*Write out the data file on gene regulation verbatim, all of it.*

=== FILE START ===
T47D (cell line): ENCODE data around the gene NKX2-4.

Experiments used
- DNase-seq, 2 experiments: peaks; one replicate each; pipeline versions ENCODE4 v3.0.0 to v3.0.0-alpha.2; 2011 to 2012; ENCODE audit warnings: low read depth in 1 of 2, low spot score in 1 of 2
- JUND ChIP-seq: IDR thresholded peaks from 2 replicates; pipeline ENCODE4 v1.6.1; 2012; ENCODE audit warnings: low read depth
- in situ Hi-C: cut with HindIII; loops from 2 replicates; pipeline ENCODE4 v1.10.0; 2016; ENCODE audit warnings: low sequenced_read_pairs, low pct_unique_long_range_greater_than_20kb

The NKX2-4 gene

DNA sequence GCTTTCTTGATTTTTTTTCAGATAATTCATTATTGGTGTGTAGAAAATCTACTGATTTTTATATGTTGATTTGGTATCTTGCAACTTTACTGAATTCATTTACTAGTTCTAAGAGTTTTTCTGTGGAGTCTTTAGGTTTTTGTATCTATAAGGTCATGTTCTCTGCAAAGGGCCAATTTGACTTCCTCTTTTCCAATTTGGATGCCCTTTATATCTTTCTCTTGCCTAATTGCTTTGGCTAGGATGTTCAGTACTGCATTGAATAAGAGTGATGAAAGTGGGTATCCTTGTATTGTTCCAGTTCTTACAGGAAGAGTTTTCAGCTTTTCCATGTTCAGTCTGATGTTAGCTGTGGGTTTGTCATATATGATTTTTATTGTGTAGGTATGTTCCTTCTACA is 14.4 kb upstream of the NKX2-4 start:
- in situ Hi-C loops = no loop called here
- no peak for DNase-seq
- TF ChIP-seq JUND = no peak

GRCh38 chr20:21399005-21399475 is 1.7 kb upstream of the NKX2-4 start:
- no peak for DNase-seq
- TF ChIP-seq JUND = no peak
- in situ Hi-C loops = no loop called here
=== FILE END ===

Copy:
T47D (cell line): ENCODE data around the gene NKX2-4.

Experiments used
- DNase-seq, 2 experiments: peaks; one replicate each; pipeline versions ENCODE4 v3.0.0 to v3.0.0-alpha.2; 2011 to 2012; ENCODE audit warnings: low read depth in 1 of 2, low spot score in 1 of 2
- JUND ChIP-seq: IDR thresholded peaks from 2 replicates; pipeline ENCODE4 v1.6.1; 2012; ENCODE audit warnings: low read depth
- in situ Hi-C: cut with HindIII; loops from 2 replicates; pipeline ENCODE4 v1.10.0; 2016; ENCODE audit warnings: low sequenced_read_pairs, low pct_unique_long_range_greater_than_20kb

The NKX2-4 gene

DNA sequence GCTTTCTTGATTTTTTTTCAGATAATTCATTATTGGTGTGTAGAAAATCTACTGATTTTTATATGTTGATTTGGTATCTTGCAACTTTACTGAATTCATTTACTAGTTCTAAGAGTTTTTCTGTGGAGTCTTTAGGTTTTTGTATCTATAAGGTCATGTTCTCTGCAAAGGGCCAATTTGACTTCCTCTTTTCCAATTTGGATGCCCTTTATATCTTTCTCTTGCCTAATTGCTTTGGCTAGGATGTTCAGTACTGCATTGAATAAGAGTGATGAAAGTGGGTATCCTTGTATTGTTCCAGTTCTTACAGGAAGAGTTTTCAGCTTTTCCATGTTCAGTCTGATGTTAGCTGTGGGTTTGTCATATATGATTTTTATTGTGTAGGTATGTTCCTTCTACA is 14.4 kb upstream of the NKX2-4 start:
- in situ Hi-C loops = no loop called here
- no peak for DNase-seq
- TF ChIP-seq JUND = no peak

GRCh38 chr20:21399005-21399475 is 1.7 kb upstream of the NKX2-4 start:
- no peak for DNase-seq
- TF ChIP-seq JUND = no peak
- in situ Hi-C loops = no loop called here